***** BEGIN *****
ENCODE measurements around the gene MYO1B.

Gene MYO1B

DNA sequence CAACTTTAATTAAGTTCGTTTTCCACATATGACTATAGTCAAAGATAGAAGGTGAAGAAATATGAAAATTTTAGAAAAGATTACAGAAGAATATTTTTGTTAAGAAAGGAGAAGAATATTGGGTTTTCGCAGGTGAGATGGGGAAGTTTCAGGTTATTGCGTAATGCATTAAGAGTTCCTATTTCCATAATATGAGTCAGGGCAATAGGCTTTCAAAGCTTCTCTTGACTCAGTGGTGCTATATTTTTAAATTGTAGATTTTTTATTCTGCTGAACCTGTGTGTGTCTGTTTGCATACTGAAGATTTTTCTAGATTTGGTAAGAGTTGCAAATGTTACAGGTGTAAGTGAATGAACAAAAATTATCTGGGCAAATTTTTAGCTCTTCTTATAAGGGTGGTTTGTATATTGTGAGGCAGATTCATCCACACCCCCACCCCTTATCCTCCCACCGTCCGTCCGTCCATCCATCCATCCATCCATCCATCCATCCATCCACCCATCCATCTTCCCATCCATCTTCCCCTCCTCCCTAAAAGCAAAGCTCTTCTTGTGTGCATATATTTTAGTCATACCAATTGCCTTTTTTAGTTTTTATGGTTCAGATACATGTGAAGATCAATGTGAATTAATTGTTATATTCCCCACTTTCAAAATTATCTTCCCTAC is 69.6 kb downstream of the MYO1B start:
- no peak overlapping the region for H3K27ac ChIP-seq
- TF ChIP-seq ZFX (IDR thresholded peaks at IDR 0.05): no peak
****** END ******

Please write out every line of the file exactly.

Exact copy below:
ENCODE measurements around the gene MYO1B.

Gene MYO1B

DNA sequence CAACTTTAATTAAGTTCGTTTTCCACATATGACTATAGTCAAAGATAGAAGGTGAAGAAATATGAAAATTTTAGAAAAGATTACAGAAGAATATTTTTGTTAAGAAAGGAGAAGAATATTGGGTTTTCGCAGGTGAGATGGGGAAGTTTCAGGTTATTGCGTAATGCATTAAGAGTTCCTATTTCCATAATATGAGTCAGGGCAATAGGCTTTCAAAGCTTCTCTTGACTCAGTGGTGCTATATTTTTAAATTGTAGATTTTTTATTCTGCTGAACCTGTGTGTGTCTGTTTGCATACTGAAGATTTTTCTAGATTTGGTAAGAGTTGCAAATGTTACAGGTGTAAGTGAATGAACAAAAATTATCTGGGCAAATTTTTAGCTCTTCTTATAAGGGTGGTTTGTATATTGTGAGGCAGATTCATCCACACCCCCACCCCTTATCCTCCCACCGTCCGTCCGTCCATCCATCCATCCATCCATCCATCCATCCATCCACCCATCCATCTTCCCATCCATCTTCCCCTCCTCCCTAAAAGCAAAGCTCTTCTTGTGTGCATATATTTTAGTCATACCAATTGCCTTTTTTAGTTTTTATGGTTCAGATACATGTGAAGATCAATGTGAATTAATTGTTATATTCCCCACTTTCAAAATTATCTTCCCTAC is 69.6 kb downstream of the MYO1B start:
- no peak overlapping the region for H3K27ac ChIP-seq
- TF ChIP-seq ZFX (IDR thresholded peaks at IDR 0.05): no peak